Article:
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Re: 5DIII dual cards
« Reply #26 on: August 31, 2014, 08:05:35 PM »
...
3) But the 1Dx has two slots, and that's a selling point, so I'll make one of the 5D slots slow
...
Actually this IS a viable reason.

I can accept it's a viable reason in itself if I also accept that Canon marketing is deluded enough to think that weighs into an otherwise 1Dx buyer's decision.
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YuengLinger

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Re: 5DIII dual cards
« Reply #27 on: August 31, 2014, 09:04:53 PM »
3kramd5 - I shoot JPEG with the various adjustments and RAW in the hope that I've got something to work with if I cock up.  Also, as you are probably aware, the SD card slot is crippled and it's faster to save JPEGs to SD.

I used to have the same thought, but you might want to test if "it" is really true. With "it" I mean: is the JPEG-conversion plus writing to SD card really faster than writing a larger RAW file away to the SD card?

I did this test a long time ago, but I think writing RAW files to the SD card was faster, because the camera doesn't need to convert to JPEG.

However, I still use the SD card as the place to store the JPEGs and the CF for the RAWs. Not only for backup reasons, but also to have the JPEGs immediately available for easy sharing to others and I also really like the quality of the in-camera processing.

Cheers,

Mark.

+1

Same results for me--faster writes just with full size RAWs than with jpegs as backups to the SD.

And I can't imagine a scenario where I'd be so eager to show a picture that I'd rather have a jpg straight out of camera than a RAW processed even in DPP.  JPGs as backups would be a big step down in creative possibilities for the gems from a portraits session or wedding, should that rare crash or loss of the CF card every happen.

I really see no reason to crank out both jpgs and RAWs, but that's just my workflow.  A newspaper friend does everything in jpg, then quick edits in her vehicle before uploading to the paper.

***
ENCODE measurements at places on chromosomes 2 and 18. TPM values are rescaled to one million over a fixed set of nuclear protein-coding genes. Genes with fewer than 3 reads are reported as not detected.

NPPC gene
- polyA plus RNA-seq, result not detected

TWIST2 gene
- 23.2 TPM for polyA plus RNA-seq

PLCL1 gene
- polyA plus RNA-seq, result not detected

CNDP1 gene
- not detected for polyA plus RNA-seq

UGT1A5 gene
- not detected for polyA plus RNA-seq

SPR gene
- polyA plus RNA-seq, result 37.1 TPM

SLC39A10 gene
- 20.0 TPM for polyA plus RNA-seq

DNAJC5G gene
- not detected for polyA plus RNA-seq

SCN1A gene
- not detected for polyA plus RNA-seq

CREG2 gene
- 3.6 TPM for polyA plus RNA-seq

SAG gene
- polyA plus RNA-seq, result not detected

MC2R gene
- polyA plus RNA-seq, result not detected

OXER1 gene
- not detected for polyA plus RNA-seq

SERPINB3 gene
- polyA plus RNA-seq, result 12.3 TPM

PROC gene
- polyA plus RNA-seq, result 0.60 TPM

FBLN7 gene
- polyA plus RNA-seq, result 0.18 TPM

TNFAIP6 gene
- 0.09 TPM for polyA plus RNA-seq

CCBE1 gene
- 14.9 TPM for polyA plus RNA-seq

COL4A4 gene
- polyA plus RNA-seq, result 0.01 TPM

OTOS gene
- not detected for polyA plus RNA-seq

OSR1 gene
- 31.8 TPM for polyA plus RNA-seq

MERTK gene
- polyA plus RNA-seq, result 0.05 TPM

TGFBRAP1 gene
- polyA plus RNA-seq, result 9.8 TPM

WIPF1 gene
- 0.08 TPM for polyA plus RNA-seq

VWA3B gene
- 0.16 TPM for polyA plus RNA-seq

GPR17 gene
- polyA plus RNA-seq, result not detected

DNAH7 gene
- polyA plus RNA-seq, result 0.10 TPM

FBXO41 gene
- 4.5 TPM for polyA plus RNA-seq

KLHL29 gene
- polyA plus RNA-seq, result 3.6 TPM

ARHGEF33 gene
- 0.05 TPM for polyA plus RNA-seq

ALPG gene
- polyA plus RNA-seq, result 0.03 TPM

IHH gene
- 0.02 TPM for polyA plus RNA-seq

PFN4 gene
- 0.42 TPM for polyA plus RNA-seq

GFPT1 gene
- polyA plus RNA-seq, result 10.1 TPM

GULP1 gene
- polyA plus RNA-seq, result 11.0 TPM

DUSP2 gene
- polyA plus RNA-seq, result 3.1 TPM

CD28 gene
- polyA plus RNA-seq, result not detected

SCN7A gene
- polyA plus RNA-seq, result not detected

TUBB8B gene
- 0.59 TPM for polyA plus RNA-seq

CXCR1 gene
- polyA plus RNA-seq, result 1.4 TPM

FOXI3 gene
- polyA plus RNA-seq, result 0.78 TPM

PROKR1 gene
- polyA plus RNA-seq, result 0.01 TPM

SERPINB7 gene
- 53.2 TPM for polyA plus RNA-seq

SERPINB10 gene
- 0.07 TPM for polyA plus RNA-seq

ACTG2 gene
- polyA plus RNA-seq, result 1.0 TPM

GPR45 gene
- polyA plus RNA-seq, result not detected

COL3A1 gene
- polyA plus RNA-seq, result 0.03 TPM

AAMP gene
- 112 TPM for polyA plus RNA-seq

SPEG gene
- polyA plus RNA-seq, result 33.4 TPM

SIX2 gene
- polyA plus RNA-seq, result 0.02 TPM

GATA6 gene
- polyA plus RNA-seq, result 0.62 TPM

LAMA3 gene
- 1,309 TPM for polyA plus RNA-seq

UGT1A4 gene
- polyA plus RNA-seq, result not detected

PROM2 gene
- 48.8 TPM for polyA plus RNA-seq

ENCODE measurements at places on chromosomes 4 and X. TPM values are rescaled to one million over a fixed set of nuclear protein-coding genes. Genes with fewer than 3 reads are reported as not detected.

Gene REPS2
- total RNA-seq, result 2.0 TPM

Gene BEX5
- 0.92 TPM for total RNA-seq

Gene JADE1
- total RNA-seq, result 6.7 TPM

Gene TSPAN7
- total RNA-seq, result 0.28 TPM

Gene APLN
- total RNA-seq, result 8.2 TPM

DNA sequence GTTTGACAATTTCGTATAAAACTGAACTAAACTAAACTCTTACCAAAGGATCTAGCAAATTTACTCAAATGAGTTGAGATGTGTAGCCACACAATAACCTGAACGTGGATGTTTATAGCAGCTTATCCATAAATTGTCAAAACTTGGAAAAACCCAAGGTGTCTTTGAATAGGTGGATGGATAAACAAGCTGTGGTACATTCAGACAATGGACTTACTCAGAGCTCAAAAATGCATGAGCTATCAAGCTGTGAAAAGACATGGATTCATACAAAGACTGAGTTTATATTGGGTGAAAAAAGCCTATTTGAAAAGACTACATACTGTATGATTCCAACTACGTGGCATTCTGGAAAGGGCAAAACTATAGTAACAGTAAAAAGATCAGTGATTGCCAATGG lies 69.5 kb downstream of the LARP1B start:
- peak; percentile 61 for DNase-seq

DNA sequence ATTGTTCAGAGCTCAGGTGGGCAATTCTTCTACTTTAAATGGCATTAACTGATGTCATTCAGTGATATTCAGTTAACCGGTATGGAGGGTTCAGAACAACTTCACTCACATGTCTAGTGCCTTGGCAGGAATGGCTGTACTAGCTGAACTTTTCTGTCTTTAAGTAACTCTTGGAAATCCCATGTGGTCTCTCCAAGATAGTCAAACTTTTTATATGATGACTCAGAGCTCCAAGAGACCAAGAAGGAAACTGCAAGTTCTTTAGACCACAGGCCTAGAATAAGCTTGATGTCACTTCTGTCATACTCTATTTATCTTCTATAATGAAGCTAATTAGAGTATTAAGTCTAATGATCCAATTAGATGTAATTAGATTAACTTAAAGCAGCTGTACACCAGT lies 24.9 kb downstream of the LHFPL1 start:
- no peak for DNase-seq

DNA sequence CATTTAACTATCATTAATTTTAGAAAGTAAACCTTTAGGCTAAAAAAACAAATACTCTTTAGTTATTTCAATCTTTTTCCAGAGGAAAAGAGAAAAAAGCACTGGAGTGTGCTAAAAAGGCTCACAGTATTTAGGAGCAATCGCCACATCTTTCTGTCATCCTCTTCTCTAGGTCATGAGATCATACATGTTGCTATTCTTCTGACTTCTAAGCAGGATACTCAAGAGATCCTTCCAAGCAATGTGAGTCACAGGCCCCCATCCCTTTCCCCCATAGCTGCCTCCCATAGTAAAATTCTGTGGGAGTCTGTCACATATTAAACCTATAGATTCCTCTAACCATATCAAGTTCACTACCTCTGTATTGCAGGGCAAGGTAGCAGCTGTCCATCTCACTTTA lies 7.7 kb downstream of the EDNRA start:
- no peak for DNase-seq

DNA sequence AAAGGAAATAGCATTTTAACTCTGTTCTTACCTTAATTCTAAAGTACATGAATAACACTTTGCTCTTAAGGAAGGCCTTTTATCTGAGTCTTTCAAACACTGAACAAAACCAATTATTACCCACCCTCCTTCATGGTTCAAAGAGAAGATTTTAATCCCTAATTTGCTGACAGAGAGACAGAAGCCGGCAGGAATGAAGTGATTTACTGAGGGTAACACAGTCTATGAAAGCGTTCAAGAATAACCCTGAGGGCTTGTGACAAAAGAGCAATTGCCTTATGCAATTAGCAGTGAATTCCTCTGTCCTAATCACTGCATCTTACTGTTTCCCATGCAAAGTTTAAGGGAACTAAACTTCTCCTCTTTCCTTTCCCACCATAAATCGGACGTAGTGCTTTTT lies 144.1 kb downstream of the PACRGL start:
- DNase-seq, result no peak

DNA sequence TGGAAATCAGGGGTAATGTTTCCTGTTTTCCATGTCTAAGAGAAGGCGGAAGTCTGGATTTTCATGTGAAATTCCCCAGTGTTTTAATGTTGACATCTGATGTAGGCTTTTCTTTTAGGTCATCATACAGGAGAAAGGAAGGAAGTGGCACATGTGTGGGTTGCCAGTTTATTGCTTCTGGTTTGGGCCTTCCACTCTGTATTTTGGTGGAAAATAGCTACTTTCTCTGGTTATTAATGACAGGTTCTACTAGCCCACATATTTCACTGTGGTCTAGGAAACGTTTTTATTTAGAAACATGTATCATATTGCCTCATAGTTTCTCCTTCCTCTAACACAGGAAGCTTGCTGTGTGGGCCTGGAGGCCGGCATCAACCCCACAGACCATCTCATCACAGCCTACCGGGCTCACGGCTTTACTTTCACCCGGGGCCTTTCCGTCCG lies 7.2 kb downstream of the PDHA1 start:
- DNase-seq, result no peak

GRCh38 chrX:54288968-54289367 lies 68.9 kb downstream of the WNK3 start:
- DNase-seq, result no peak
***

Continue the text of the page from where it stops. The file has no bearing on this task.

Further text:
Will admit I've never shot sports except for skateboarding, and in that case, short bursts were all I needed, and I had no problem with writing lag.

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Re: 5DIII dual cards
« Reply #27 on: August 31, 2014, 09:04:53 PM »

mackguyver

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Re: 5DIII dual cards
« Reply #28 on: September 02, 2014, 02:56:03 PM »
I use the SD card slot for two reasons - 1, in case I forget to replace the CF card after putting it in the card reader, and 2, to copy a day's worth of shooting to the SD card when traveling as a back up.  Writing to both cards just gets too slow for my tastes.
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dgatwood

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Re: 5DIII dual cards
« Reply #29 on: September 03, 2014, 09:56:16 PM »
...
3) But the 1Dx has two slots, and that's a selling point, so I'll make one of the 5D slots slow
...
Actually this IS a viable reason.

I can accept it's a viable reason in itself if I also accept that Canon marketing is deluded enough to think that weighs into an otherwise 1Dx buyer's decision.

If Canon didn't think it weighs into a camera buyer's decision, then they'd either put two slots on everything or nothing.  The fact that it appears on some cameras and not others clearly makes it a differentiating feature of the high-end gear.

I'd be very surprised if Canon wasn't concerned that the 5D Mark III would cannibalize 1D* sales.  For most users, a 5D Mark III is about 95% of a 1DX for less than half the price.  They're both full-frame bodies with reasonably fast shooting speed and great focusing systems.  The main differentiating features are:

  • Higher resolution on the 5D Mark III versus higher ISO on the 1DX—a tradeoff, where some users would prefer one or the other.
  • A built-in grip versus a smaller body—again, a tradeoff.
  • Faster FPS on the 1DX.
  • Dual CF slots on the 1DX versus dual CF and SD slots on the 5D Mark III.

Only the last two feature differences are clear wins for the 1DX, and the only reason the dual CF slots is a clear win for the 1DX is because the 5D Mark III's SD card is slow.

I guarantee there are a lot more photographic profesionals who think, "I need the added security of a backup flash card" than who think, "I need 12fps continuous shooting".  Therefore, limiting the speed of the 5D Mark III with two cards in RAW mode would be a very effective way to encourage some of those folks to spend the extra money on the 1DX.  They wouldn't want to buy the more expensive model, but some of them would do it out of perceived necessity.

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Re: 5DIII dual cards
« Reply #29 on: September 03, 2014, 09:56:16 PM »